Tuesday, September 1, 2015

It was seen in advance

Ten years ago, we were watching some of the most incredible images coming from the city of New Orleans, Louisiana. Hurricane Katrina, a storm with winds less powerful than 1969's Category 5 Hurricane Camille, was flooding the largest city in the nation's 35th most populous metropolitan statistical area. 

Devastation in the center of New Orleans
There was no way that anyone could have possibly imagined the devastation that was to come. We had so few examples of cities laid so low in recent history. Sure, Galveston was laid waste to in 1900 and San Francisco had been shaken to its foundations in 1906, but in modern times, seeing a major city leveled like that was unbelievable. 

Hugo's clawing of Charleston in 1989 and Andrew's near-miss of downtown Miami in 1992 were wake up calls for sure, but it always seemed as if the big cities would always be spared the direct impact, right?

The October 2004 edition of National Geographic
Not everyone believed that. In fact, in October of 2004, hurricane-weary Americans who subscribed to National Geographic picked up their copies of the magazine to see a story about the loss of Louisiana's wetlands and their potential impact should the city be hit by a hurricane.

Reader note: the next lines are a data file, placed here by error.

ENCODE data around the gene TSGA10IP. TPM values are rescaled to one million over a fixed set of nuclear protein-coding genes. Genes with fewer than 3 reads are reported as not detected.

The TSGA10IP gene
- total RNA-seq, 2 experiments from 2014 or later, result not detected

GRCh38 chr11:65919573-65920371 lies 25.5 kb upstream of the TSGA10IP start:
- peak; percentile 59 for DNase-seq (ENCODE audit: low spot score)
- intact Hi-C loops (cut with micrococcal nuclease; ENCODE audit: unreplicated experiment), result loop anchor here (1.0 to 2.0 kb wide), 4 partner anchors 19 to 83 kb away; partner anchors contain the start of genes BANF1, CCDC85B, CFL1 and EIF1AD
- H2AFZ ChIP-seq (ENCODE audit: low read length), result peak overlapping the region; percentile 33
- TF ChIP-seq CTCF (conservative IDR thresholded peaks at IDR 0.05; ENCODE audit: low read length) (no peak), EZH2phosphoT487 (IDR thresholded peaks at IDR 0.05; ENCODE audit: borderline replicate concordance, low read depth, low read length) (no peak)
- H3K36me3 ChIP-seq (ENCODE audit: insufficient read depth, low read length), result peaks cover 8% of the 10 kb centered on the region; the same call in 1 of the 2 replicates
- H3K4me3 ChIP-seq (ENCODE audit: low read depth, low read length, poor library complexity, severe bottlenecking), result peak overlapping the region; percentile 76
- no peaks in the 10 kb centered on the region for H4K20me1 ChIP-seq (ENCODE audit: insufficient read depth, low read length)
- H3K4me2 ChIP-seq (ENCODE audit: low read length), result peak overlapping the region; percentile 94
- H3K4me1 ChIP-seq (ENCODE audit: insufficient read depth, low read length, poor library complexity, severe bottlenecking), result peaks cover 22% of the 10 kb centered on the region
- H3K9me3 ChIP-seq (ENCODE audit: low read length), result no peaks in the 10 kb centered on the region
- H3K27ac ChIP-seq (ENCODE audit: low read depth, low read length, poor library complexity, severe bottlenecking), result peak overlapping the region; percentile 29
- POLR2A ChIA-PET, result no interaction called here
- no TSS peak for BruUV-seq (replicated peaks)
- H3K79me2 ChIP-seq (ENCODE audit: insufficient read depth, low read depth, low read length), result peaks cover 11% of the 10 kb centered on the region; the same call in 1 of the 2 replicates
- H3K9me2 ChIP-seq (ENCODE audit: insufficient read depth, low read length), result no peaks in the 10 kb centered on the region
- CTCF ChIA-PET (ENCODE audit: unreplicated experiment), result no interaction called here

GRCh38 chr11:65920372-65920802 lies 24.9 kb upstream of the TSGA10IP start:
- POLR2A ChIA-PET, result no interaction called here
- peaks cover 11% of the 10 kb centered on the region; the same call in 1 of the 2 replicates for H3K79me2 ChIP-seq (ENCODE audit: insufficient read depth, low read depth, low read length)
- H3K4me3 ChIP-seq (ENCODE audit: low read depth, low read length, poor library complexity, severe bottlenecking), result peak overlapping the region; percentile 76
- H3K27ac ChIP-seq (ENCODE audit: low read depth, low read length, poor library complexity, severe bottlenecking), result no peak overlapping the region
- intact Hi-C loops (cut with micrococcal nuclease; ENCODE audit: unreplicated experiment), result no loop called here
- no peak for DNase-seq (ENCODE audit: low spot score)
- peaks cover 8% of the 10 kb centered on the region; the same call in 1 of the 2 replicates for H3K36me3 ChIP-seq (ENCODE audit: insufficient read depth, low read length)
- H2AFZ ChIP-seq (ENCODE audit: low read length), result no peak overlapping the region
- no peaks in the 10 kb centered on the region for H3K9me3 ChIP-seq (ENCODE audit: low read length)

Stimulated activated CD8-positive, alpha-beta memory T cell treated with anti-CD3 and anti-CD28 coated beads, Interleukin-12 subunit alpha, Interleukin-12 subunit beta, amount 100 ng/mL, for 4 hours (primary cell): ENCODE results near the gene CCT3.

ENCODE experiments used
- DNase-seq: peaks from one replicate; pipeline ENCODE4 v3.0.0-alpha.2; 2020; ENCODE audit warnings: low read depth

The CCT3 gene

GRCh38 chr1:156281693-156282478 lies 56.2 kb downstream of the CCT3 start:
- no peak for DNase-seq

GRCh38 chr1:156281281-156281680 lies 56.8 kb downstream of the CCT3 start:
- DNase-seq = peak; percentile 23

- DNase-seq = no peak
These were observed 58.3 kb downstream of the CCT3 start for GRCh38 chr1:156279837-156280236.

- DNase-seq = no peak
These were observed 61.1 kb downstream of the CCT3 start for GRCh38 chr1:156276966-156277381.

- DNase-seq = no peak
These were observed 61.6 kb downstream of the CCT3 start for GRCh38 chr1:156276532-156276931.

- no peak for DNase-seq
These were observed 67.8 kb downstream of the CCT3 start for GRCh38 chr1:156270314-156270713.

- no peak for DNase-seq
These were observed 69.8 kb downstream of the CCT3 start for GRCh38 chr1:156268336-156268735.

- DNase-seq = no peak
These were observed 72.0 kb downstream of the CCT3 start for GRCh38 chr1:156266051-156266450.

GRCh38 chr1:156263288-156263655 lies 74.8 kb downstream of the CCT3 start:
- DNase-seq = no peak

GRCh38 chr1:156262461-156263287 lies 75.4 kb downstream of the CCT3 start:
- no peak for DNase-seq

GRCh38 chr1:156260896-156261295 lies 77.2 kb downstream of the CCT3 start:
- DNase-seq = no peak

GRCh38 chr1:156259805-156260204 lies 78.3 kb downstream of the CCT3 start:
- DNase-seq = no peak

The hypothetical storm, Hurricane Pam, brought sustained winds of 120 miles per hour and nearly 20 inches of rain to the Big Easy, and challenged the teams assembled from nearly 50 federal, state, parish, city and non-governmental organizations. You can read the news release about the summary of the operation here to get all of the details.

And, in less than one year from that story hitting the news stands, an actual storm of the hypothesized system's strength plowed ashore, causing many of the anticipated issues.

The levees failed - as envisioned during the Hurricane Pam exercise
This post is not to assign blame or to Monday morning quarterback the public information efforts taken by the cities, parishes, counties or states involved. Instead, it should serve as a motivational tool for each of us as public information officers. We know what areas may be paralyzed by ice storms this coming winter. We know what areas may be affected by tornadoes in the fall or spring. We know what times of the year hurricanes or nor'easters can affect coastal areas. We know the potential for earthquakes, wildfires, mudslides or other disasters can befall our residents.

So, what are we going to do about it?

Are we going to look back in history at the disasters that befell where we live and learn the valuable lessons dearly learned by our predecessors,? Are we going to take the opportunities presented to us each and every day to make that connection with our residents?

It has been ten years. Do we still remember the lessons?

Tom Iovino, Public Relations Strategist
Hillsborough County, Florida

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